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Social Care: Employers

Volume 710: debated on Monday 18 May 2009


Asked by

To ask Her Majesty's Government whether they will make the reporting of all missed visits by social care workers mandatory. [HL3389]

To ask Her Majesty's Government whether they will make provision for penalising employers of social care workers who do not fulfil their legal requirements. [HL3452]

To ask Her Majesty's Government whether they will make provision for prosecuting firms providing social care workers who provide inaccurate information about missed calls. [HL3453]

The regulation of adult social care providers is now the responsibility of the new independent regulator, the Care Quality Commission, which took over from the Commission for Social Care Inspection, the Healthcare Commission and the Mental Health Act Commission on 1 April 2009. The new commission will take a risk-based proportionate approach to its regulatory role.

The commission has a range of enforcement actions it can take against registered providers of adult social care who do not fulfil their legal obligations. These include:

a formal non-statutory caution;

a notice requiring improvement within a specified time period;

conditions that place restrictions on registration (for example, preventing the provider from running a particular service or preventing further admissions to a service);

prosecution of organisations and/or individuals—resulting in fines or, in extreme cases, imprisonment; and ultimately

cancellation of registration, which closes the service down.

The commission could also refer the matter to another body—for example, the police.

National minimum standards for domiciliary care providers recognise that people want care workers who are reliable, dependable and arrive and depart at the time expected. They specify that care staff should arrive at the home of the person using the service within the time band specified and work for the full time allocated. They also say that people who use services should be kept informed about their care and told in advance of any changes.

If any agency fails to meet its obligations contained in service specific regulations in relation to operation and the care of its customers, the commission will consider if a prosecution is suitable and in the public interest.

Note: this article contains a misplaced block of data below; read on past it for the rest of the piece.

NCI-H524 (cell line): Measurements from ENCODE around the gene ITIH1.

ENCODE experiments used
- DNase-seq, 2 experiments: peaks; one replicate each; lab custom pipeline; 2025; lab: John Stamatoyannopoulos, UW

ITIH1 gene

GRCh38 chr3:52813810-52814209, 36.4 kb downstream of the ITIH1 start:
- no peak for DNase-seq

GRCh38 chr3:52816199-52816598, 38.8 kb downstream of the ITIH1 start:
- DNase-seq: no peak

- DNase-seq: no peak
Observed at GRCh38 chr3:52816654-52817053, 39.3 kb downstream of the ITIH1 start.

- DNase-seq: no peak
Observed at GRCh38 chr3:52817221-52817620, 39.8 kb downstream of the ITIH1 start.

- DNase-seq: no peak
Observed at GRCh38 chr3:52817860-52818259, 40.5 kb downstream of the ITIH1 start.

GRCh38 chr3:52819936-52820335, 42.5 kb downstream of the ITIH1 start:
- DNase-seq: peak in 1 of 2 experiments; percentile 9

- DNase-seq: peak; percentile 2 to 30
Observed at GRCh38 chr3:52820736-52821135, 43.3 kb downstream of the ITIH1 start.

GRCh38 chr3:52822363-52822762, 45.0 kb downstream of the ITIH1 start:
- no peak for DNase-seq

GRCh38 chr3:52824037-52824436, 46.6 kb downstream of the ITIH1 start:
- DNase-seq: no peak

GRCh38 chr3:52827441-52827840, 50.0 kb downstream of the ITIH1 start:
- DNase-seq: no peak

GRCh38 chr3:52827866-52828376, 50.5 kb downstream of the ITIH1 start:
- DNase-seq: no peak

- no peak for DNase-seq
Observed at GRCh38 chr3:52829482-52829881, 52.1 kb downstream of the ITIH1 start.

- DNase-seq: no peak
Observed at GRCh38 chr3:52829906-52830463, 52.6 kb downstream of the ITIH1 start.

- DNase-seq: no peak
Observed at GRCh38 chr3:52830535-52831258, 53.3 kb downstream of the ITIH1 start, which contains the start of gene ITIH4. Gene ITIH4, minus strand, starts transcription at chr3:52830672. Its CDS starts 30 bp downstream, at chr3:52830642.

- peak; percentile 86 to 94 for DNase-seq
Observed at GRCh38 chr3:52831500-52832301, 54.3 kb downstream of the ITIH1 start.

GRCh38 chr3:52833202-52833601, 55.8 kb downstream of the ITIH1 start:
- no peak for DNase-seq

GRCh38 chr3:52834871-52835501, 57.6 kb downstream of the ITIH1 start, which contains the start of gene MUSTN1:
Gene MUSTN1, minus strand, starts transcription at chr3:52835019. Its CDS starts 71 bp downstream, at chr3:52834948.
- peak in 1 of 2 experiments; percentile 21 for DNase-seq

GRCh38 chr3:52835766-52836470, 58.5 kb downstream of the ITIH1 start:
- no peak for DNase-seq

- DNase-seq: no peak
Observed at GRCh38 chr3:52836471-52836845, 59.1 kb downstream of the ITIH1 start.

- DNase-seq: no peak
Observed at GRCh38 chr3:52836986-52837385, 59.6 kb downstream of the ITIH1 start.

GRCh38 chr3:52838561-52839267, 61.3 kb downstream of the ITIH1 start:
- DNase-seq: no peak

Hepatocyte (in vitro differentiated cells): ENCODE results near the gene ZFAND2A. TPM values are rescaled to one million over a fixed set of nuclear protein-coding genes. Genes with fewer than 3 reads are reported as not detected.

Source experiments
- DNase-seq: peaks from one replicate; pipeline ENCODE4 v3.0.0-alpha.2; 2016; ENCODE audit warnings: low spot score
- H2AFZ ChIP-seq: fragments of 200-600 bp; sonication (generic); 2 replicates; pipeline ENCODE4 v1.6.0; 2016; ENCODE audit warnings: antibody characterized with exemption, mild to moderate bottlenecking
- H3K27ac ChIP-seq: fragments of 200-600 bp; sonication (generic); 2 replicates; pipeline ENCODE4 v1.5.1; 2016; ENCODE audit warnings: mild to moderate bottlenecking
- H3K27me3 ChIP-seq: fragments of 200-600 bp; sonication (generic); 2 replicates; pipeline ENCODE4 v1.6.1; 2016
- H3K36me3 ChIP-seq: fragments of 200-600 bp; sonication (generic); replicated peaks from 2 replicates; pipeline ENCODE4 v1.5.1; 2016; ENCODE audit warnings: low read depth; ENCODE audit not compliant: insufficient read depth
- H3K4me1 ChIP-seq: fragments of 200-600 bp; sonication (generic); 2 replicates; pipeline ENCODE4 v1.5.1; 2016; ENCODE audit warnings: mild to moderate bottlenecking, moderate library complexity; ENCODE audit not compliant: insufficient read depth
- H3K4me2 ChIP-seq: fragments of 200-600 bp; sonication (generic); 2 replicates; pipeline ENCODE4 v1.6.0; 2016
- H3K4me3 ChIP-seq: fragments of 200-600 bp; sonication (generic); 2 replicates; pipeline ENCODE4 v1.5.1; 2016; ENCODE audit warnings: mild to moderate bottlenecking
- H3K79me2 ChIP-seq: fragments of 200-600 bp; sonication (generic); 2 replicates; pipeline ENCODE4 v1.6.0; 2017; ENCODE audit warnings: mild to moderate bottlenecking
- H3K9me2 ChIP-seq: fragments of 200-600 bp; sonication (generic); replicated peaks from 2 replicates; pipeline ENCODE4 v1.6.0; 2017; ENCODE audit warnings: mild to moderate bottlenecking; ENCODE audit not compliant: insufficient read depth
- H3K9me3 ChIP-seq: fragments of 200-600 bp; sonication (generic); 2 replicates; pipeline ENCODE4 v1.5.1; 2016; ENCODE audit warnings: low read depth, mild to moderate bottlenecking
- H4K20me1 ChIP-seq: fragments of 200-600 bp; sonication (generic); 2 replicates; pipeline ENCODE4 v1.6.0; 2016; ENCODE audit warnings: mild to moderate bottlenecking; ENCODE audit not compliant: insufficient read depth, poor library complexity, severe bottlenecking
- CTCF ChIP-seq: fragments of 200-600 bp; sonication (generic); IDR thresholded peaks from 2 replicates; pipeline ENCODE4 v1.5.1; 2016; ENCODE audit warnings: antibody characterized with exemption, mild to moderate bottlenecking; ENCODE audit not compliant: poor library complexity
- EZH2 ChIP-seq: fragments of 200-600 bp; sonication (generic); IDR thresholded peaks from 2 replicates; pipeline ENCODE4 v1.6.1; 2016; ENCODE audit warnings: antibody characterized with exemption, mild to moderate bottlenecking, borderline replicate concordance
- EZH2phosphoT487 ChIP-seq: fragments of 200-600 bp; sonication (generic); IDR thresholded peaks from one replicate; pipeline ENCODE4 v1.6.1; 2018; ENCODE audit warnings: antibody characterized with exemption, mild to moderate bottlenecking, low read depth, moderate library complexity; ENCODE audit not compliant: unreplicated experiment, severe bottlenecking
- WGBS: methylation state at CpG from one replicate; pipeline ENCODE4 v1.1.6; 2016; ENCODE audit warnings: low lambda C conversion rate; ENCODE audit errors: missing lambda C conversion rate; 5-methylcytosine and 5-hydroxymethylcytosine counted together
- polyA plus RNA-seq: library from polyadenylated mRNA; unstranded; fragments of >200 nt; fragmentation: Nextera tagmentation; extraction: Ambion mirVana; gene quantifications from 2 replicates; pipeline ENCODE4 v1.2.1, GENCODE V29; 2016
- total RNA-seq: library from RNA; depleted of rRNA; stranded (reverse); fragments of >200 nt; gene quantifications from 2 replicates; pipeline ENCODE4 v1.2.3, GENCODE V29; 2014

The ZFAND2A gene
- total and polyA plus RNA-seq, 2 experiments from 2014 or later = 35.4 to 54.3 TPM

Separately, the commission may also consider the viability of continued registration of the provider. The provision of inaccurate information to the commission would be a serious matter, which would be considered in the context of the case and the overall safety of people using services.

From April 2010, we are introducing a new registration framework for providers of regulated health and adult social care activities. We are currently consulting on a number of policy issues to support the new framework, including what incidents should require notification to the commission. We are intending to set out the categories of information that providers will need to supply to the commission in regulations which we will put before Parliament later this year. The Care Quality Commission will be able to take enforcement action against providers of regulated activities who do not meet the requirements.

We have no specific plans to make the reporting of all missed visits by social care workers mandatory at this time. However, the proposals in the consultation for incidents that require notification include:

an allegation that a person who uses services has been abused;

an incident which is reported to, or investigated by, the police and involves the health and well-being of people who use services; and

an allegation of misconduct in relation to registration requirements against a person working for the purpose of carrying out a regulated activity.

The Care Quality Commission is currently working to develop the precise detail, content, format and timescale of notification it will require.

In addition, all providers of regulated activities will need to meet a set of registration requirements in order to register with the Care Quality Commission, and to maintain registration. These include requirements to treat people with dignity and respect, keeping records of the provision of care and treatment, and involving people in making informed decisions about their care and treatment.

Where providers are not meeting the registration requirements, the commission will have the flexibility to use its independent enforcement powers to bring poor providers back into compliance or to prevent people who use services from being exposed to serious risk of harm.